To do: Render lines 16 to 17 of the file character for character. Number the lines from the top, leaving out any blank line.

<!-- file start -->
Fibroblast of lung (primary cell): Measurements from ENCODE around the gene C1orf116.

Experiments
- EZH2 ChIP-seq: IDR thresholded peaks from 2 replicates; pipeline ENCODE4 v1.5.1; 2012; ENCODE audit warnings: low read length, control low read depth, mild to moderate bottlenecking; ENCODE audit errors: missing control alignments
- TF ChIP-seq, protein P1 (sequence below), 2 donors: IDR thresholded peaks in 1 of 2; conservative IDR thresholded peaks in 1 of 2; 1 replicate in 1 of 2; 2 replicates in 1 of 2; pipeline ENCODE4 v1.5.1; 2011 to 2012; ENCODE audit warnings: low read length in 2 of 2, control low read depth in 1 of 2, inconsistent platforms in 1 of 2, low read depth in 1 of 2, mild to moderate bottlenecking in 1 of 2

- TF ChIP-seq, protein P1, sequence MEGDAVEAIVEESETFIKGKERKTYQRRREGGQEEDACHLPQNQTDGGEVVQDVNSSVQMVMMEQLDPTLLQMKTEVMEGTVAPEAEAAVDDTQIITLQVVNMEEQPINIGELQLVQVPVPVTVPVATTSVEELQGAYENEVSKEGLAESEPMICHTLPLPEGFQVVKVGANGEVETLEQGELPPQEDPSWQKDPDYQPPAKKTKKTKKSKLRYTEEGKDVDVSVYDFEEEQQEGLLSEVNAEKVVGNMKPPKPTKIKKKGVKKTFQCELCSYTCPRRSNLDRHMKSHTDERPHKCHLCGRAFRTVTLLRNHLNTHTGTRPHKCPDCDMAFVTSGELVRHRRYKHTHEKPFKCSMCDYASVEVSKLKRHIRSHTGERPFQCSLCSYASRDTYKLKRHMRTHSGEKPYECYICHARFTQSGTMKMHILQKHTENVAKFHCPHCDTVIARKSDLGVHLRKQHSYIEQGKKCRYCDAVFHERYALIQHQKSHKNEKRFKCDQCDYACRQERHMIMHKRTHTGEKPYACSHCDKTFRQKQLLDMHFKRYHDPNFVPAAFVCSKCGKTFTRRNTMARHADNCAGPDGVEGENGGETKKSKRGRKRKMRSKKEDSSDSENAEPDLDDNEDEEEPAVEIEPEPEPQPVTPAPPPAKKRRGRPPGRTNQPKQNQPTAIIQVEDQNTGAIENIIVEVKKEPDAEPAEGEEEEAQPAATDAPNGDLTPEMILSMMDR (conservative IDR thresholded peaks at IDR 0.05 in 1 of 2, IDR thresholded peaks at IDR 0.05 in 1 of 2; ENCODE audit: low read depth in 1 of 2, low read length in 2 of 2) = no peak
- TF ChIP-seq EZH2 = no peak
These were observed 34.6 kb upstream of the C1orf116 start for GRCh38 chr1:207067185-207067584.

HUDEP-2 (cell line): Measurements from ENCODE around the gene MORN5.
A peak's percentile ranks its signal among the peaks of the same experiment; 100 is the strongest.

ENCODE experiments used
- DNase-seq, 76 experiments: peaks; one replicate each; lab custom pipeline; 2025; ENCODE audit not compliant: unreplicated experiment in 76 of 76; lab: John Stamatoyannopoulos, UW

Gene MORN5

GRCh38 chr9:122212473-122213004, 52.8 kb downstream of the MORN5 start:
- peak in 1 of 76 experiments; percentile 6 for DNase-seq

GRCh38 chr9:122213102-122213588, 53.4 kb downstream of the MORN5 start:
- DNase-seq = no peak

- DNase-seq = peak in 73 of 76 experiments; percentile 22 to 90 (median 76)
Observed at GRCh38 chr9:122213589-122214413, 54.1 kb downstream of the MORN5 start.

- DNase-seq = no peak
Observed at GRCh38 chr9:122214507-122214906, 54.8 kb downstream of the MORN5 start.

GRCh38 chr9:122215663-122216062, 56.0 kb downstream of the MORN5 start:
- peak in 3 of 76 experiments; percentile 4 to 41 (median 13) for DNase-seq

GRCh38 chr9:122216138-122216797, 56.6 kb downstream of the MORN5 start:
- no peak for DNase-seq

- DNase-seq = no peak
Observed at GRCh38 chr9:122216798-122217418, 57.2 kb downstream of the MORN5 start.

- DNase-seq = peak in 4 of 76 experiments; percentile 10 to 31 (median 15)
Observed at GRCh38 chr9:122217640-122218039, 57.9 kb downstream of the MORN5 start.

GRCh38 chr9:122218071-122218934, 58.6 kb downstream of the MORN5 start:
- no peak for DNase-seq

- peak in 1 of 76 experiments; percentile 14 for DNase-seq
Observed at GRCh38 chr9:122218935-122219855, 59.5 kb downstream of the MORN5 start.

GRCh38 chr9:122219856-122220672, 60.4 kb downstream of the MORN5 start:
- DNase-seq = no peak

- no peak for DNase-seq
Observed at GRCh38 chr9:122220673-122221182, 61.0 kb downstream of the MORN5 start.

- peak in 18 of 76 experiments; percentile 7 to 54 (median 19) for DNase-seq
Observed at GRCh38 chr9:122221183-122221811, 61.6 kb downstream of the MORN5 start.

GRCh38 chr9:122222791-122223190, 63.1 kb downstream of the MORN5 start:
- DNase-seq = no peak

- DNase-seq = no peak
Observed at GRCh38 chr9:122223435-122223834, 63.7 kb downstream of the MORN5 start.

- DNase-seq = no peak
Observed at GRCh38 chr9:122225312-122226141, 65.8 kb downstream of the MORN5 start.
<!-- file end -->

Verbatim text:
- DNase-seq = no peak

- DNase-seq = peak in 73 of 76 experiments; percentile 22 to 90 (median 76)